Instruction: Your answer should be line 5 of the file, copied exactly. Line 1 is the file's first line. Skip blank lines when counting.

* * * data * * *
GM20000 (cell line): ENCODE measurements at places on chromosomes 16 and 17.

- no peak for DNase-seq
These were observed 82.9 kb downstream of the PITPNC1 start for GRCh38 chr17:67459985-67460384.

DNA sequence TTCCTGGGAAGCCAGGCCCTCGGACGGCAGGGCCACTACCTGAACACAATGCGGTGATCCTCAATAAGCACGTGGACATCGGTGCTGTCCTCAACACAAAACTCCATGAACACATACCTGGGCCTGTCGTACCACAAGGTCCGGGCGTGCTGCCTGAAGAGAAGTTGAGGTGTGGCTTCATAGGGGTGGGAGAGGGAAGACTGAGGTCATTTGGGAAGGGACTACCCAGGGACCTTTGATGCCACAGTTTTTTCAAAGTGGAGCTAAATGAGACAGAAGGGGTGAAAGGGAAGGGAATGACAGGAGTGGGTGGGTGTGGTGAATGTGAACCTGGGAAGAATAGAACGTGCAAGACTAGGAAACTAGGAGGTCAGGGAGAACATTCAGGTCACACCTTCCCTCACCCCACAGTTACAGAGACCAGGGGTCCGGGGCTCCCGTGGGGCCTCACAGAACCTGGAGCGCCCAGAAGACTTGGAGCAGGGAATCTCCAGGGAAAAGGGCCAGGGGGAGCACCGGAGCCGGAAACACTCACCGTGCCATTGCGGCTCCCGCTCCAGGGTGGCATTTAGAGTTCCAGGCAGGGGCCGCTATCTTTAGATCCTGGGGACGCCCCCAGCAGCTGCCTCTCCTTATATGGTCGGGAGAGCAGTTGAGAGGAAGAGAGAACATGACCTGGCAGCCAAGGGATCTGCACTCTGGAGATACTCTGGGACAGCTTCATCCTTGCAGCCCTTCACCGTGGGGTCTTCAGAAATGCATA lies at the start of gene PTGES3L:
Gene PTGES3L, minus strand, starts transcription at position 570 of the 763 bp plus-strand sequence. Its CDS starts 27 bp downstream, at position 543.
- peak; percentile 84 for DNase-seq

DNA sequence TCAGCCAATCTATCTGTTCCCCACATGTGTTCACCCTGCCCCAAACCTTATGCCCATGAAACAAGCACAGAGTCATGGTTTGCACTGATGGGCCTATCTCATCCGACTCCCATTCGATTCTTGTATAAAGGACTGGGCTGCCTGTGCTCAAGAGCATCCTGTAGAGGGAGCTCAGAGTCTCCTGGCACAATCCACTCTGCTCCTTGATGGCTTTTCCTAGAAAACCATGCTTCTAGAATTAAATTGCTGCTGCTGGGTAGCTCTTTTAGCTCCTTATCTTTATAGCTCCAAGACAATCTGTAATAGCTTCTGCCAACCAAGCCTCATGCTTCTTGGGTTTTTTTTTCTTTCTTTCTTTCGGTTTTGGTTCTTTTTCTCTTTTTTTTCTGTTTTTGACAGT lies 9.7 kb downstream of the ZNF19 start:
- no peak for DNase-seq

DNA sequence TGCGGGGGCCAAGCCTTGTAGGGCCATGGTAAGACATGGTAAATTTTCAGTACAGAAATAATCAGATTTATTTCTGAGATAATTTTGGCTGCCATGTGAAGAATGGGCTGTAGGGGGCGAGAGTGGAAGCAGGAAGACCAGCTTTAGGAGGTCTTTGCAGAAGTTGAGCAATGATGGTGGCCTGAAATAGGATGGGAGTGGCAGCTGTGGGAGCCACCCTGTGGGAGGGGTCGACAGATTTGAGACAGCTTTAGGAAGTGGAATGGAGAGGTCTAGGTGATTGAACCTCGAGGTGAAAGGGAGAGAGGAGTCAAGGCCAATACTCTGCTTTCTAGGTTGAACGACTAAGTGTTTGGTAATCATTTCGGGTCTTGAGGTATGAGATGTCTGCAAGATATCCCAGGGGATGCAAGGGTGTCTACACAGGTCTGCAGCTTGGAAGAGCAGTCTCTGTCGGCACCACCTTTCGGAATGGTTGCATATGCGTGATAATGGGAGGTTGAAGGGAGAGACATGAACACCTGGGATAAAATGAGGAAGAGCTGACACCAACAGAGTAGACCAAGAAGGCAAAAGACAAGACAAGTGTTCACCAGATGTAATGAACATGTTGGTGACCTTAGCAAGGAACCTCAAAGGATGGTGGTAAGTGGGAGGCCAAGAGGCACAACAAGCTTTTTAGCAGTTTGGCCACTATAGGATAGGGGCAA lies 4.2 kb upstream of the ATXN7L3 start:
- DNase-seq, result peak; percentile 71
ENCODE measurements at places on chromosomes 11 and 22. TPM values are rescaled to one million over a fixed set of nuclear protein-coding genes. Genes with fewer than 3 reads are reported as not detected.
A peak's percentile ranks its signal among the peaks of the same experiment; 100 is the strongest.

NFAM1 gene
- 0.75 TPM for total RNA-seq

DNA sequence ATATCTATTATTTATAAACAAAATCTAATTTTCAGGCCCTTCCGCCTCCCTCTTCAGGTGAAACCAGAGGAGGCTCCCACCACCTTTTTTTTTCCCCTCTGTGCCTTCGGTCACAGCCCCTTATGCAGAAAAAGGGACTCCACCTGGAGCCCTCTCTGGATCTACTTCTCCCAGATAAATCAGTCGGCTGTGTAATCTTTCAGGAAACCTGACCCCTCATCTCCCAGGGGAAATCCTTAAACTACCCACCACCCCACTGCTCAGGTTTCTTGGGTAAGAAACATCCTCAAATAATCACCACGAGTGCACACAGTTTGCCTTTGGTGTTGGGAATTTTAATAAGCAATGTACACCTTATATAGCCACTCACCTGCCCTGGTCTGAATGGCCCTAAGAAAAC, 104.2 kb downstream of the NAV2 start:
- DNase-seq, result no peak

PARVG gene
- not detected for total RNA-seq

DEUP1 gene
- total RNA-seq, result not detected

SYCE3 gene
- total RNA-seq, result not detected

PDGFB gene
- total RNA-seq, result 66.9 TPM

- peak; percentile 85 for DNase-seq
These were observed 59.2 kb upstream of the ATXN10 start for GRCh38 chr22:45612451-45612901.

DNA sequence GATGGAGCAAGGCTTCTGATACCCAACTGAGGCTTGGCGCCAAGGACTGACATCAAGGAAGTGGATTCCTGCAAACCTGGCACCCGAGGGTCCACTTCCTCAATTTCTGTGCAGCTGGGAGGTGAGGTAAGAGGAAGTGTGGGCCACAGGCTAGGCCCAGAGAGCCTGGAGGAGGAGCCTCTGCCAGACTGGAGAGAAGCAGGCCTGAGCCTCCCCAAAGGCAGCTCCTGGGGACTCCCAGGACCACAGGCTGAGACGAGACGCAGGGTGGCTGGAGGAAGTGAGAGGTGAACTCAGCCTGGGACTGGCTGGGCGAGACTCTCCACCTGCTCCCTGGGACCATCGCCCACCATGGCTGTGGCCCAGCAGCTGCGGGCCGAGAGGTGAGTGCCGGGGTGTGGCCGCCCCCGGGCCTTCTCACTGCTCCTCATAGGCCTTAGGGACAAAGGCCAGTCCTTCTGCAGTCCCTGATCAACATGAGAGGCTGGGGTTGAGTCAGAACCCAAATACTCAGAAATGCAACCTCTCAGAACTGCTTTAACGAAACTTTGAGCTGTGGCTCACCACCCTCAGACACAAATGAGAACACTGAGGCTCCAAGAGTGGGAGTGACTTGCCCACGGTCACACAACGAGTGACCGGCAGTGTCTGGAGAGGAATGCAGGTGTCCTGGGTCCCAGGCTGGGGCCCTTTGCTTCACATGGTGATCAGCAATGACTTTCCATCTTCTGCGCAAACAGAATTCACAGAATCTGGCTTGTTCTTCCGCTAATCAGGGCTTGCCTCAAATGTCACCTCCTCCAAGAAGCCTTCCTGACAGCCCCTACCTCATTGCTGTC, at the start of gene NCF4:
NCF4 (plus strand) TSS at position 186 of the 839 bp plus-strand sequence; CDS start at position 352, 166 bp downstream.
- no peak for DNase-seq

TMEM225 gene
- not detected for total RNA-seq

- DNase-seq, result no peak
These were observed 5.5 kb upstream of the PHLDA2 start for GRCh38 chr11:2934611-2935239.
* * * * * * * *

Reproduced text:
Gene PTGES3L, minus strand, starts transcription at position 570 of the 763 bp plus-strand sequence. Its CDS starts 27 bp downstream, at position 543.